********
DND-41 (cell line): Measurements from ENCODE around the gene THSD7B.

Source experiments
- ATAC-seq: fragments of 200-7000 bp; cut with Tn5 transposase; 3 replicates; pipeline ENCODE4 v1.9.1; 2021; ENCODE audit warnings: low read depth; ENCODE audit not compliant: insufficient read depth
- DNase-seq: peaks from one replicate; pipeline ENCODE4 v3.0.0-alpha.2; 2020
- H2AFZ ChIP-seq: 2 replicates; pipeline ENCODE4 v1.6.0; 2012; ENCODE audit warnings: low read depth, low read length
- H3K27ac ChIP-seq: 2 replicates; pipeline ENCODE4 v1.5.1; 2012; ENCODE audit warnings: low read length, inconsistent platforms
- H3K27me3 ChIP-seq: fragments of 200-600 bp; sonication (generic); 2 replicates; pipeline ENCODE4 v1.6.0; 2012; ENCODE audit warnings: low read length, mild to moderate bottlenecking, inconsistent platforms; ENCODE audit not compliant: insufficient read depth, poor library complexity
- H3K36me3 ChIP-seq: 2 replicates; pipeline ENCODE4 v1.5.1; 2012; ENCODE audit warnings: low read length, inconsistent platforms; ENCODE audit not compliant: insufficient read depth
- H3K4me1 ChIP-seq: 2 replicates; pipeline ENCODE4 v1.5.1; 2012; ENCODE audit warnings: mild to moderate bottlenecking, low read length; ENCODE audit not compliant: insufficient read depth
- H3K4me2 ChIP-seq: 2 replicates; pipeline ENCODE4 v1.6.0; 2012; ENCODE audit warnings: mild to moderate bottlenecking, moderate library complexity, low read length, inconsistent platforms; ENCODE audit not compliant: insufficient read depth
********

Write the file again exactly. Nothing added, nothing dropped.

DND-41 (cell line): Measurements from ENCODE around the gene THSD7B.

Source experiments
- ATAC-seq: fragments of 200-7000 bp; cut with Tn5 transposase; 3 replicates; pipeline ENCODE4 v1.9.1; 2021; ENCODE audit warnings: low read depth; ENCODE audit not compliant: insufficient read depth
- DNase-seq: peaks from one replicate; pipeline ENCODE4 v3.0.0-alpha.2; 2020
- H2AFZ ChIP-seq: 2 replicates; pipeline ENCODE4 v1.6.0; 2012; ENCODE audit warnings: low read depth, low read length
- H3K27ac ChIP-seq: 2 replicates; pipeline ENCODE4 v1.5.1; 2012; ENCODE audit warnings: low read length, inconsistent platforms
- H3K27me3 ChIP-seq: fragments of 200-600 bp; sonication (generic); 2 replicates; pipeline ENCODE4 v1.6.0; 2012; ENCODE audit warnings: low read length, mild to moderate bottlenecking, inconsistent platforms; ENCODE audit not compliant: insufficient read depth, poor library complexity
- H3K36me3 ChIP-seq: 2 replicates; pipeline ENCODE4 v1.5.1; 2012; ENCODE audit warnings: low read length, inconsistent platforms; ENCODE audit not compliant: insufficient read depth
- H3K4me1 ChIP-seq: 2 replicates; pipeline ENCODE4 v1.5.1; 2012; ENCODE audit warnings: mild to moderate bottlenecking, low read length; ENCODE audit not compliant: insufficient read depth
- H3K4me2 ChIP-seq: 2 replicates; pipeline ENCODE4 v1.6.0; 2012; ENCODE audit warnings: mild to moderate bottlenecking, moderate library complexity, low read length, inconsistent platforms; ENCODE audit not compliant: insufficient read depth